Marginally Coherent Thoughts on Marginalia

I’m a bit indecisive when it comes to writing in books.  On one hand, I do love books as physical objects, and I prefer to see them well cared for.  On the other hand, there is something tremendously appealing about writing notes in the margins as you read; it makes the reading experience more interactive and therefore more memorable, leading, in my experience, to better retention and deeper consideration of the subject matter.  It’s also arguably important to history: some of history’s most memorable people wrote in their books, and it taught us a lot about them.

In an age where reading is undergoing major changes, the question of marginalia has come up a lot.  Does the rise of e-books make marginalia irrelevant?  Does it make it more or less acceptable?  Are physical books more or less sacrosanct now that so much of our data is stored electronically?

In a 2012 article for The New Yorker, Mark O’Connell references a series of articles by Sam Anderson, New York Times critic at large:

[Anderson] characterized writing in books as a way “not just to passively read but to fully enter a text, to collaborate with it, to mingle with an author on some kind of primary textual plane.” He also laid out his fantasy about how e-books might lead to a new golden age in marginalia, whereby readers could share their own electronic jottings and read those of others:

This, it seems to me, would be something like a readerly utopia. It could even (if we want to get all grand and optimistic) turn out to be a Gutenberg-style revolution—not for writing, this time, but for reading. Book readers have never had a mechanism for massively and easily sharing their responses to a text with other readers, right inside the text itself.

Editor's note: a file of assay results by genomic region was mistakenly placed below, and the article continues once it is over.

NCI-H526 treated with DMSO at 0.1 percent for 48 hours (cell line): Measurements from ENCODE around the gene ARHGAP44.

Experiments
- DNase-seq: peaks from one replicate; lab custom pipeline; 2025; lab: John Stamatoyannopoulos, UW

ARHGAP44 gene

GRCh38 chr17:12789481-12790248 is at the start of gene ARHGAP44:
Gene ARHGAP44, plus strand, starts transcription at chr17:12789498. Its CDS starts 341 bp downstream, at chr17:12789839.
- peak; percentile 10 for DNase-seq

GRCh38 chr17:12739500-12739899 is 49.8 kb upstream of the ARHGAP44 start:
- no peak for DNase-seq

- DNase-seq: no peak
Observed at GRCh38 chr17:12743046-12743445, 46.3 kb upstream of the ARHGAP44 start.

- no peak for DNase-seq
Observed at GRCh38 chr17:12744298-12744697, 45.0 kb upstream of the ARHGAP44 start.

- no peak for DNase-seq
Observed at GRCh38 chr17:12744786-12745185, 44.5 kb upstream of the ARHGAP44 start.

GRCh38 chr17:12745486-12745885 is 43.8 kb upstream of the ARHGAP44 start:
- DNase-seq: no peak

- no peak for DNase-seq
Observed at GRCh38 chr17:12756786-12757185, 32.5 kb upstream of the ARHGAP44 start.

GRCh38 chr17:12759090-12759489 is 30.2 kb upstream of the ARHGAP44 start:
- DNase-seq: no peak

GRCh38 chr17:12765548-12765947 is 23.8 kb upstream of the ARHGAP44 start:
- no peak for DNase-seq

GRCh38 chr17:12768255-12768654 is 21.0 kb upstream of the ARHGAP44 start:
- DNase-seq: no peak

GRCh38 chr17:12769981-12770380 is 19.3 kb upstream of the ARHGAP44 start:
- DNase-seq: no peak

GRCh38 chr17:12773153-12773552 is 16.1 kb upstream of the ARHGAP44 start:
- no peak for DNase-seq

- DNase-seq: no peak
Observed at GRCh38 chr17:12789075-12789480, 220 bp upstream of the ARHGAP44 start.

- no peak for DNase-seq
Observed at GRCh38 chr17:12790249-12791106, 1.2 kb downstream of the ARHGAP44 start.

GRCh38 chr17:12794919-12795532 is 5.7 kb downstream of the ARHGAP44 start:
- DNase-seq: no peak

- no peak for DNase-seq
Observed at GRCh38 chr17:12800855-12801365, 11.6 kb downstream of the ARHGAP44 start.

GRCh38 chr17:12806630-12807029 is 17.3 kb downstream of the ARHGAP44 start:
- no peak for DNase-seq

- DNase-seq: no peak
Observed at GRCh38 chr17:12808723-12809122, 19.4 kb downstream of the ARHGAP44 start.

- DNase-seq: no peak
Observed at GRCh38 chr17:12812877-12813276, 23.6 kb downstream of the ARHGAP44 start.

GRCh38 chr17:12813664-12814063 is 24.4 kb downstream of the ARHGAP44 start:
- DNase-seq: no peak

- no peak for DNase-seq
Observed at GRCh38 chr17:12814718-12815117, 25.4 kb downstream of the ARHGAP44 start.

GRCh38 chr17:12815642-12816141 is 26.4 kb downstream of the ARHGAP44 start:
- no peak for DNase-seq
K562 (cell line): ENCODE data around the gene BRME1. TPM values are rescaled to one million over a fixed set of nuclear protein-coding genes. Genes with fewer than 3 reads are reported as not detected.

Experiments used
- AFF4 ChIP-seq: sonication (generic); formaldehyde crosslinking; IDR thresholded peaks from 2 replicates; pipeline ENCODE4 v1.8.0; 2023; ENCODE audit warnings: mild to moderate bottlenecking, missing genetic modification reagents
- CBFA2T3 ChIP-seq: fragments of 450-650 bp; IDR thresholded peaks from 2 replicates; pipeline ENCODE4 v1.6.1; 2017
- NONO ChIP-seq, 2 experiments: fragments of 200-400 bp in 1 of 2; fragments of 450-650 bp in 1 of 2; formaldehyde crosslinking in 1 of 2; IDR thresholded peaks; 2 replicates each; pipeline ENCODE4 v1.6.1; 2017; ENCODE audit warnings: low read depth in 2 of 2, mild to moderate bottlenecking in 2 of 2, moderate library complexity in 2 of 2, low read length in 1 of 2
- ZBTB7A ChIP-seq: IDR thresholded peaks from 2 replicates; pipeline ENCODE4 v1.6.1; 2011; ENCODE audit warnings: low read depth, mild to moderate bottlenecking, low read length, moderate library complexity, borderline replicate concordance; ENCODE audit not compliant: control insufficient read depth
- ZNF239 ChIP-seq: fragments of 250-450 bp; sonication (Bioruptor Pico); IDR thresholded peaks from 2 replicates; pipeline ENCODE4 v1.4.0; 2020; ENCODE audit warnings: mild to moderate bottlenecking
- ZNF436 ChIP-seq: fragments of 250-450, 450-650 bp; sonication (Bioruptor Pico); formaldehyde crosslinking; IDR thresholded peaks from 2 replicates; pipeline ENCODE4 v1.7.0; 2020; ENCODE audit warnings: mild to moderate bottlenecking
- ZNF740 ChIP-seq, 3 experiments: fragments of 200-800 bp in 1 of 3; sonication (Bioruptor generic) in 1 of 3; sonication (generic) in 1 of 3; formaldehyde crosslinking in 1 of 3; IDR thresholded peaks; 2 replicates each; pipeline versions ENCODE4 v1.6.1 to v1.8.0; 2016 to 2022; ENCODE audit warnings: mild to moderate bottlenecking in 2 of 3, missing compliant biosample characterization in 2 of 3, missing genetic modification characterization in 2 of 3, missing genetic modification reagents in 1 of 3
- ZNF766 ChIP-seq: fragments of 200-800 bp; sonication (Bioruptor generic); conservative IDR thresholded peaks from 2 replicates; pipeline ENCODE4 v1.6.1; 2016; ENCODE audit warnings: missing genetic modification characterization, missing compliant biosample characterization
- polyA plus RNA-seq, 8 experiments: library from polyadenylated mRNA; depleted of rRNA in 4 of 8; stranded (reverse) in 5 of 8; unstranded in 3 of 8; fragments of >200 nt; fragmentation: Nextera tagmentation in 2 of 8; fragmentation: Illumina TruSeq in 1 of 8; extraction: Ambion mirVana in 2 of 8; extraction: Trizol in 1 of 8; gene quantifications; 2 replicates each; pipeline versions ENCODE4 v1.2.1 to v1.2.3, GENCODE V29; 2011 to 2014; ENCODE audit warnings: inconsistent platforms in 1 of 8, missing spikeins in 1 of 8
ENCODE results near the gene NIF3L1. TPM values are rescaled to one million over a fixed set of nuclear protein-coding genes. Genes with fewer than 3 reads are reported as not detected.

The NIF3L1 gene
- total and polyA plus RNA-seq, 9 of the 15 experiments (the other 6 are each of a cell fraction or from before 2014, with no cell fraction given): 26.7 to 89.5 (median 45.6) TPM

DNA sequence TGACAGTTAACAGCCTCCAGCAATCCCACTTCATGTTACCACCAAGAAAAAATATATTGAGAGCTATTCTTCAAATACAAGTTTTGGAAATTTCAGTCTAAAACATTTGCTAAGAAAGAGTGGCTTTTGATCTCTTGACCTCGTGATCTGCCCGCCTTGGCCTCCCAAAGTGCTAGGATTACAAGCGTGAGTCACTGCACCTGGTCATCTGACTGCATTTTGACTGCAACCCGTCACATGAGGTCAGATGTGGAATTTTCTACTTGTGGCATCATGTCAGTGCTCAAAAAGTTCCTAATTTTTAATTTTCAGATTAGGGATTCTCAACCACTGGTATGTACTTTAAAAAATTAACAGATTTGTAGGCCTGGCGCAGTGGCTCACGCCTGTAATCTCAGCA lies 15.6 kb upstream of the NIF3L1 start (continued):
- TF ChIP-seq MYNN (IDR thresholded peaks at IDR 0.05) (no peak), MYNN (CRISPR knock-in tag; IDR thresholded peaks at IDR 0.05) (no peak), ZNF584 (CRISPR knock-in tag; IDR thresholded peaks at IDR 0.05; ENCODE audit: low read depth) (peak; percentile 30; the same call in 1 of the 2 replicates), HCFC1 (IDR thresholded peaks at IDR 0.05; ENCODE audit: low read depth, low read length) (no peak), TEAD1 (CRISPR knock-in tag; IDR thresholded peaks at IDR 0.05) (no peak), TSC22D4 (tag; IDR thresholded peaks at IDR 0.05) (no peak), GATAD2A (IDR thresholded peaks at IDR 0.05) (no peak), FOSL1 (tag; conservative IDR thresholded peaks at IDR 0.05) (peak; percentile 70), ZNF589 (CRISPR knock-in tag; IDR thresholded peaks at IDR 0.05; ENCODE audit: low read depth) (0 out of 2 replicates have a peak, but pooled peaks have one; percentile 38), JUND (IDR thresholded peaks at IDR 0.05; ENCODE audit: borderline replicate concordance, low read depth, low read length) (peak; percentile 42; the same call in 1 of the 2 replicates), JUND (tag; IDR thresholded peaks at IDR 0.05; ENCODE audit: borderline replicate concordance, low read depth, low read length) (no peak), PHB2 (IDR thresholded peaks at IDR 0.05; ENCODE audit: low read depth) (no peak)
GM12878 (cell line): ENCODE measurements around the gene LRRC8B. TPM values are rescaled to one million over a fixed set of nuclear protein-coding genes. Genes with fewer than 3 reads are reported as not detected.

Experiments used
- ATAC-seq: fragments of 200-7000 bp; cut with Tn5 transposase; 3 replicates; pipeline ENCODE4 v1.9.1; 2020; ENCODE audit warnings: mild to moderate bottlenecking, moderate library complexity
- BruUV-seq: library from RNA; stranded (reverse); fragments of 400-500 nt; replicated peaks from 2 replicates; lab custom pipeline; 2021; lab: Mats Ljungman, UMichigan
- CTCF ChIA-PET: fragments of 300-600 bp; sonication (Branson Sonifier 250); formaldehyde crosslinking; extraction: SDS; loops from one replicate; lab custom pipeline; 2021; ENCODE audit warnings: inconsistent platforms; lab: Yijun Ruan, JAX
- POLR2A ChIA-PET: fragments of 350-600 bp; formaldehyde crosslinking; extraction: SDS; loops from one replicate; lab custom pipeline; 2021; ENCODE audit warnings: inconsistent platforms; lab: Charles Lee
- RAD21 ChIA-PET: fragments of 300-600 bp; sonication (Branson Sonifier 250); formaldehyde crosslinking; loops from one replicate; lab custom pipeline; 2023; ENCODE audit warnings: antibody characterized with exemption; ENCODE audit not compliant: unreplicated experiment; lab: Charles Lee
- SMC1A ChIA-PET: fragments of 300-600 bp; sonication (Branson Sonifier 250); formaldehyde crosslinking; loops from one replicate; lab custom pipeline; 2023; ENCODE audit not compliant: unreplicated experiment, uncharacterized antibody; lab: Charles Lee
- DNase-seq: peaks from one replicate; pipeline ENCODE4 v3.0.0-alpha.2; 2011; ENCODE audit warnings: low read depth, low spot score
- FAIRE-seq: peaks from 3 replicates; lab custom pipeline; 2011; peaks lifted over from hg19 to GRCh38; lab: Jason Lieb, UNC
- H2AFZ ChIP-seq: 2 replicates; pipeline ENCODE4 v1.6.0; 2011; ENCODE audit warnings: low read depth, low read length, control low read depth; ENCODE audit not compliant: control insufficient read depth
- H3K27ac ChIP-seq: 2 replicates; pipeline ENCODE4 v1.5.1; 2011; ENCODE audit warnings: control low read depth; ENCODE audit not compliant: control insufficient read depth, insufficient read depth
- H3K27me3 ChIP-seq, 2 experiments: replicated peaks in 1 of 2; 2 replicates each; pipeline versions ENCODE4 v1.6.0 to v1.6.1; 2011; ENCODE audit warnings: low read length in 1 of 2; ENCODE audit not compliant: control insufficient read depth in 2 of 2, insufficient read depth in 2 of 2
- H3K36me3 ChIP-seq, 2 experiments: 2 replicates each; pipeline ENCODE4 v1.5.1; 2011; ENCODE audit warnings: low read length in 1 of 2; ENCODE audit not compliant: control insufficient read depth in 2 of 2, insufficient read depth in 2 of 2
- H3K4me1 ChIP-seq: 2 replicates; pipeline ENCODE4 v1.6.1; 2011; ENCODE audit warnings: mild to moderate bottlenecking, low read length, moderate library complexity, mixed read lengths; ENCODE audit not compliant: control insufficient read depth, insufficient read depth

This enthusiasm for an underpraised form of writing is infectious, and he makes a compelling case for marginalia-sharing as a means of giving readers’ observations more currency in the literary exchange. But I think he underestimates the extent to which most readers value annotations precisely because they are a private exchange between themselves and whatever book they happen to be talking back to. Personally, I get slightly edgy when people pick paperbacks off my shelves and flick through them; there’s something slightly mortifying about anybody else reading these earnest or facetious marginal interjections (“V. interesting, this!,” “Austen can really write!,” or “Sure, whatever, Wittgenstein…”)

For me the value of marginalia is entirely personal, in the sense that it is reflective almost entirely of an individual’s own personality and the way his or her mind might have been working the day he or she read the noted passages.  It’s a look into both the past–the history of a person’s reading of a certain book–and the historical present–the immortal interplay between the author’s ideas and the reader’s written response to them.

It’s also a way to personalize one’s library: what better way to put your own personal stamp on a book than to note your thoughts in its margins, thus saving said thoughts for your own future use and for posterity.

Marginalia is a polarizing issue, in my experience: people either love it or hate it.  I’ve met more people who tend toward the latter: to these purists, marking up a book is an act of vandalism worthy of punitive measures.  But to others, including myself, the production of marginalia is the mark of a truly immersive reading experience, one so gripping that you simply had to memorialize your thoughts right then and there.  And not just contemporaneously: geographically.  Proximately.  One might argue that the alternative–keeping some sort of reading journal, in which one can write down one’s thoughts without recourse to marring the pristine page–is simply too tedious, and that therefore marginalists are simply lazy.  But to me the placement of notes right on the page in question makes the ideas presented all the more immediate and alive.

Both those who write in books and those who object to the practice have their flaws, of course: marginalists tend to be a bit pompous, whereas dissenters tend toward the precious.

That said, the e-book revolution certainly does present the opportunity for a marginalia renaissance: the ability to take notes quickly and effectively, anchored to individual words and lines in an electronic text, should make for a interesting canvas over the long term.  We’ll just have to wait and see if the experience is embraced.

For me I find that I usually overcome my inner OCD tendencies and end up jotting notes in the margins, happy to have read with passion, even if later perusal of said notes produces more winces than smiles.

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